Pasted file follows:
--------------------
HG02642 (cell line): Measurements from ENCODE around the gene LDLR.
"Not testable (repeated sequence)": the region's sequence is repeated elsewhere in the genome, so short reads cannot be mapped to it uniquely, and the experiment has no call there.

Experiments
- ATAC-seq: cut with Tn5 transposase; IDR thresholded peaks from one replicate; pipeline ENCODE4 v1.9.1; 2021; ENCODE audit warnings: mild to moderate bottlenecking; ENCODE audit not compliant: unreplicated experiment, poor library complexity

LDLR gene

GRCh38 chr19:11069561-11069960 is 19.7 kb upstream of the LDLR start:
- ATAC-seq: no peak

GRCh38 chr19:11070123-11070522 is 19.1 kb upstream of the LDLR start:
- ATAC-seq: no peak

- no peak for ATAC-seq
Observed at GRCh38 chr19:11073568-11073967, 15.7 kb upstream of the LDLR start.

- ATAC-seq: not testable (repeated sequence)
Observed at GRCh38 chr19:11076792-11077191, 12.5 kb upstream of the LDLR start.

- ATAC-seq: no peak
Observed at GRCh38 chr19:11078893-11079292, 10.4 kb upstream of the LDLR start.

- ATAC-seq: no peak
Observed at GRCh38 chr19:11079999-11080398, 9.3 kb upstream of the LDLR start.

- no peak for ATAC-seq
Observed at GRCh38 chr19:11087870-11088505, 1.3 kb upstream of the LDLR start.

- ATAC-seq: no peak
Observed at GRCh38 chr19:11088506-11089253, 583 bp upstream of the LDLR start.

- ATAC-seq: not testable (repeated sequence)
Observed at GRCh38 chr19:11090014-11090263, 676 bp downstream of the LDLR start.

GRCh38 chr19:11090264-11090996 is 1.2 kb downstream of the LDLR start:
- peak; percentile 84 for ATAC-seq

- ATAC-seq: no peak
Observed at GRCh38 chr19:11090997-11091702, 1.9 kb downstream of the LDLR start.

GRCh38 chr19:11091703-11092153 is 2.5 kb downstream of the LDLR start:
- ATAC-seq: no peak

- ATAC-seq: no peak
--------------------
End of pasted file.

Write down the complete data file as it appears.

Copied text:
HG02642 (cell line): Measurements from ENCODE around the gene LDLR.
"Not testable (repeated sequence)": the region's sequence is repeated elsewhere in the genome, so short reads cannot be mapped to it uniquely, and the experiment has no call there.

Experiments
- ATAC-seq: cut with Tn5 transposase; IDR thresholded peaks from one replicate; pipeline ENCODE4 v1.9.1; 2021; ENCODE audit warnings: mild to moderate bottlenecking; ENCODE audit not compliant: unreplicated experiment, poor library complexity

LDLR gene

GRCh38 chr19:11069561-11069960 is 19.7 kb upstream of the LDLR start:
- ATAC-seq: no peak

GRCh38 chr19:11070123-11070522 is 19.1 kb upstream of the LDLR start:
- ATAC-seq: no peak

- no peak for ATAC-seq
Observed at GRCh38 chr19:11073568-11073967, 15.7 kb upstream of the LDLR start.

- ATAC-seq: not testable (repeated sequence)
Observed at GRCh38 chr19:11076792-11077191, 12.5 kb upstream of the LDLR start.

- ATAC-seq: no peak
Observed at GRCh38 chr19:11078893-11079292, 10.4 kb upstream of the LDLR start.

- ATAC-seq: no peak
Observed at GRCh38 chr19:11079999-11080398, 9.3 kb upstream of the LDLR start.

- no peak for ATAC-seq
Observed at GRCh38 chr19:11087870-11088505, 1.3 kb upstream of the LDLR start.

- ATAC-seq: no peak
Observed at GRCh38 chr19:11088506-11089253, 583 bp upstream of the LDLR start.

- ATAC-seq: not testable (repeated sequence)
Observed at GRCh38 chr19:11090014-11090263, 676 bp downstream of the LDLR start.

GRCh38 chr19:11090264-11090996 is 1.2 kb downstream of the LDLR start:
- peak; percentile 84 for ATAC-seq

- ATAC-seq: no peak
Observed at GRCh38 chr19:11090997-11091702, 1.9 kb downstream of the LDLR start.

GRCh38 chr19:11091703-11092153 is 2.5 kb downstream of the LDLR start:
- ATAC-seq: no peak

- ATAC-seq: no peak